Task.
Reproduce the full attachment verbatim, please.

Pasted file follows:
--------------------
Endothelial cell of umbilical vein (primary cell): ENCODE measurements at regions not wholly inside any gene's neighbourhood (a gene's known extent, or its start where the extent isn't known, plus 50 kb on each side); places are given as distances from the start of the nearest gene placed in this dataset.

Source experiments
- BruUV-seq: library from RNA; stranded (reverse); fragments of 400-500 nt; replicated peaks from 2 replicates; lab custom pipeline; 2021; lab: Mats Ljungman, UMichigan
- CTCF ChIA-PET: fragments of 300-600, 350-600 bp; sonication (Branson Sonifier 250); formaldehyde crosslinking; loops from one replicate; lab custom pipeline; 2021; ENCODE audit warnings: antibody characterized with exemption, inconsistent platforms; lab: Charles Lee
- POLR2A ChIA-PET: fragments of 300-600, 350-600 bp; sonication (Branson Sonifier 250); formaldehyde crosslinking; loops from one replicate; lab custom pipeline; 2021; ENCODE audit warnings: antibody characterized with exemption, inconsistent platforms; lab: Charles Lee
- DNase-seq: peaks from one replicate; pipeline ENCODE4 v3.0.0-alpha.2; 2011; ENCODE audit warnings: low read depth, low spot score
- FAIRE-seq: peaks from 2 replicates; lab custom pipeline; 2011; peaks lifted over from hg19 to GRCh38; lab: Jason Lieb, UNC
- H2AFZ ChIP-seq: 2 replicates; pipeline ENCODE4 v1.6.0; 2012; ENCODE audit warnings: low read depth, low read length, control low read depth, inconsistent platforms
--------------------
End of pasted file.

Endothelial cell of umbilical vein (primary cell): ENCODE measurements at regions not wholly inside any gene's neighbourhood (a gene's known extent, or its start where the extent isn't known, plus 50 kb on each side); places are given as distances from the start of the nearest gene placed in this dataset.

Source experiments
- BruUV-seq: library from RNA; stranded (reverse); fragments of 400-500 nt; replicated peaks from 2 replicates; lab custom pipeline; 2021; lab: Mats Ljungman, UMichigan
- CTCF ChIA-PET: fragments of 300-600, 350-600 bp; sonication (Branson Sonifier 250); formaldehyde crosslinking; loops from one replicate; lab custom pipeline; 2021; ENCODE audit warnings: antibody characterized with exemption, inconsistent platforms; lab: Charles Lee
- POLR2A ChIA-PET: fragments of 300-600, 350-600 bp; sonication (Branson Sonifier 250); formaldehyde crosslinking; loops from one replicate; lab custom pipeline; 2021; ENCODE audit warnings: antibody characterized with exemption, inconsistent platforms; lab: Charles Lee
- DNase-seq: peaks from one replicate; pipeline ENCODE4 v3.0.0-alpha.2; 2011; ENCODE audit warnings: low read depth, low spot score
- FAIRE-seq: peaks from 2 replicates; lab custom pipeline; 2011; peaks lifted over from hg19 to GRCh38; lab: Jason Lieb, UNC
- H2AFZ ChIP-seq: 2 replicates; pipeline ENCODE4 v1.6.0; 2012; ENCODE audit warnings: low read depth, low read length, control low read depth, inconsistent platforms